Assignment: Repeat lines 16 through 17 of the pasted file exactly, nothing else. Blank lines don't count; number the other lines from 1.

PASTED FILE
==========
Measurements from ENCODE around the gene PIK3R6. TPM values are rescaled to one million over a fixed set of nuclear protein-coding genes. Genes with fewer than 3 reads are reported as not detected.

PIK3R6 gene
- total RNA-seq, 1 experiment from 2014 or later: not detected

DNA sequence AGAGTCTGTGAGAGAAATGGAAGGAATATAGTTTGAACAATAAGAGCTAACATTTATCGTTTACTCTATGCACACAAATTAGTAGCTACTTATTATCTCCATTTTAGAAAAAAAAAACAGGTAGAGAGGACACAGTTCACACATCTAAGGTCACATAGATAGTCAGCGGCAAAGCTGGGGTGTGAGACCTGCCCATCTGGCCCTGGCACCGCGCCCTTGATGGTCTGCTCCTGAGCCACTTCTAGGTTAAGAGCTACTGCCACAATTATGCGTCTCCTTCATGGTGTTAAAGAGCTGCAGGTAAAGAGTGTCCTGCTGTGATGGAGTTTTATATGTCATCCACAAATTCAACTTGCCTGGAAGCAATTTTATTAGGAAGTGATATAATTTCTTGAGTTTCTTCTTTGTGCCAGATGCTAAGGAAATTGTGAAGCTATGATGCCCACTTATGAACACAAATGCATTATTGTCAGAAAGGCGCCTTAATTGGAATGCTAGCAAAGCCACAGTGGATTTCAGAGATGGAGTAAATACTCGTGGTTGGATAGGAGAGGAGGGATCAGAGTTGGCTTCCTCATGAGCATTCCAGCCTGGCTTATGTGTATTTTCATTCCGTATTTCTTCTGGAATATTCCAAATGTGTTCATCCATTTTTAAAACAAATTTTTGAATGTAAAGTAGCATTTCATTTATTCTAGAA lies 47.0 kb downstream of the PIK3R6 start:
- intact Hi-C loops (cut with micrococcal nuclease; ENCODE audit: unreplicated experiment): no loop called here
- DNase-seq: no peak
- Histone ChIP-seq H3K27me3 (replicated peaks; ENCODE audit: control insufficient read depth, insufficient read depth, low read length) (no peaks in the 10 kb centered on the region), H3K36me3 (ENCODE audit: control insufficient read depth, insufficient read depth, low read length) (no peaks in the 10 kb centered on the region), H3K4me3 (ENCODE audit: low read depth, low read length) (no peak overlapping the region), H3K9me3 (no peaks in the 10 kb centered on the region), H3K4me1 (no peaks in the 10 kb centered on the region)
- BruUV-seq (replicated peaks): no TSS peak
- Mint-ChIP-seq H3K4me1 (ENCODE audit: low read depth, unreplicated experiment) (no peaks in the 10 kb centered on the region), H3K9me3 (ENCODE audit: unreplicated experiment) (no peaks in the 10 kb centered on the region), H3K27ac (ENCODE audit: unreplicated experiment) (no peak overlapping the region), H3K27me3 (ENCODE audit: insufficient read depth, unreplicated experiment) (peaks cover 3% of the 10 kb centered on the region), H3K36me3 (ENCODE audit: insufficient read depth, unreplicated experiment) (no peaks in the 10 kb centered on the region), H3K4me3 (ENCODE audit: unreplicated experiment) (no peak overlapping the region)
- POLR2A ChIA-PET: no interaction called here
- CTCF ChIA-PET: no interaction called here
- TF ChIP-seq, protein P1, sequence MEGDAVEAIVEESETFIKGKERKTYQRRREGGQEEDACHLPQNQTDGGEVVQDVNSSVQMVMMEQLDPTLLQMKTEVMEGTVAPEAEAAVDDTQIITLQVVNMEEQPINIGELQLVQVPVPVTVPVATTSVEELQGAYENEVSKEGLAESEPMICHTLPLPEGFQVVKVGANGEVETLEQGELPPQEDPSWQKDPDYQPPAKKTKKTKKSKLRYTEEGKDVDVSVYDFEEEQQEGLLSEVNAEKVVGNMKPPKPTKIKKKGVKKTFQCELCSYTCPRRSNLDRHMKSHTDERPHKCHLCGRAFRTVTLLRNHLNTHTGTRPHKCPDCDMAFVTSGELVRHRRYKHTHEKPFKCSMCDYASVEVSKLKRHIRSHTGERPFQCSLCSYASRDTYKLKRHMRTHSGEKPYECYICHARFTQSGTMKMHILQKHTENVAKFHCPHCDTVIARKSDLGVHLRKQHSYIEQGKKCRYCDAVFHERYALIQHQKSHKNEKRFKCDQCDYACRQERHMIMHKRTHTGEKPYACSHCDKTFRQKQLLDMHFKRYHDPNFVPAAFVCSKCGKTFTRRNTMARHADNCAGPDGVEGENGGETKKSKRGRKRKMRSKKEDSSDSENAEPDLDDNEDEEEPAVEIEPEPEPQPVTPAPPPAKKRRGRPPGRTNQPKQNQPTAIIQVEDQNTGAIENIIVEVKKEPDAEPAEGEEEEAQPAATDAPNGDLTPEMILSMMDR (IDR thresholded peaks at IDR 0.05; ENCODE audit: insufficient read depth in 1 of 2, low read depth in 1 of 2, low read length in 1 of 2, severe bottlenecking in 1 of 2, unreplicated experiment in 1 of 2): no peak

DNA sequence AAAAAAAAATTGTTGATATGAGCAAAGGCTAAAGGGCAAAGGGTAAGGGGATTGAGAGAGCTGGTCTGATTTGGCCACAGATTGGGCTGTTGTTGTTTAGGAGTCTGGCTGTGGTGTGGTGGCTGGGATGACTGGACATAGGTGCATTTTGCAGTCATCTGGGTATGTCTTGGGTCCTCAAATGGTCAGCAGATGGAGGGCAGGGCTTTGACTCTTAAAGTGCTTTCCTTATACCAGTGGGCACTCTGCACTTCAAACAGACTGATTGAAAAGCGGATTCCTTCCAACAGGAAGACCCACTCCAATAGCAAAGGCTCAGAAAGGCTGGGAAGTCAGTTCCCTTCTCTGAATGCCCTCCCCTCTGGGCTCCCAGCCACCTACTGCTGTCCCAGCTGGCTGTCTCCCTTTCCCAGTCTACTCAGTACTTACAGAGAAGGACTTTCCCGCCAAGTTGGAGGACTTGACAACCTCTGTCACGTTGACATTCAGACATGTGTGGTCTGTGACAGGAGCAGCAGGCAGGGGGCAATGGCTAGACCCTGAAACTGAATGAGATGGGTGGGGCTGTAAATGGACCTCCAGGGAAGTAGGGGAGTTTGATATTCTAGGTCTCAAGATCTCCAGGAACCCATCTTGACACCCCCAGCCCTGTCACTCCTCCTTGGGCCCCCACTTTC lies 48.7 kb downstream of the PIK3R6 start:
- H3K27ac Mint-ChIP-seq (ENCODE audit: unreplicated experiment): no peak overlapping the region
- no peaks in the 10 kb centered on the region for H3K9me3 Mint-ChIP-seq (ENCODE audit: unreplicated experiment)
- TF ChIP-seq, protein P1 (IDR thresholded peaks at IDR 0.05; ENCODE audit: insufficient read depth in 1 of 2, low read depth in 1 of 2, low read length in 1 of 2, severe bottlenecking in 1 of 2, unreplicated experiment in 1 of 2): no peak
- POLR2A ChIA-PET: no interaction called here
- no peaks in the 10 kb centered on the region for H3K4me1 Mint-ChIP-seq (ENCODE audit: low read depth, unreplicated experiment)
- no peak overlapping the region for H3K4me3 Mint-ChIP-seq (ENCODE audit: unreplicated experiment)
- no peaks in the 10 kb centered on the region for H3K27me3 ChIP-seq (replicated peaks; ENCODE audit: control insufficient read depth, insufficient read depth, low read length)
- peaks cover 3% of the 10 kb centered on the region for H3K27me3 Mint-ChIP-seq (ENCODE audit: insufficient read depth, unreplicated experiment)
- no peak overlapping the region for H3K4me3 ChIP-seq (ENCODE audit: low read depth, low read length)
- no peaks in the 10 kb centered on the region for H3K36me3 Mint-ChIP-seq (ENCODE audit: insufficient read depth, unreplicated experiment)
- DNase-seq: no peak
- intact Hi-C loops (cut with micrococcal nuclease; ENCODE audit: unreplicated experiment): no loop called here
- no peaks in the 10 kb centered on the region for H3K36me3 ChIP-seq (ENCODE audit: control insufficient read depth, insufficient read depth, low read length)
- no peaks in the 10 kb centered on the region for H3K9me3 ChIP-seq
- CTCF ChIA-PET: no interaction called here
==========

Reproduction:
- TF ChIP-seq, protein P1 (IDR thresholded peaks at IDR 0.05; ENCODE audit: insufficient read depth in 1 of 2, low read depth in 1 of 2, low read length in 1 of 2, severe bottlenecking in 1 of 2, unreplicated experiment in 1 of 2): no peak
- POLR2A ChIA-PET: no interaction called here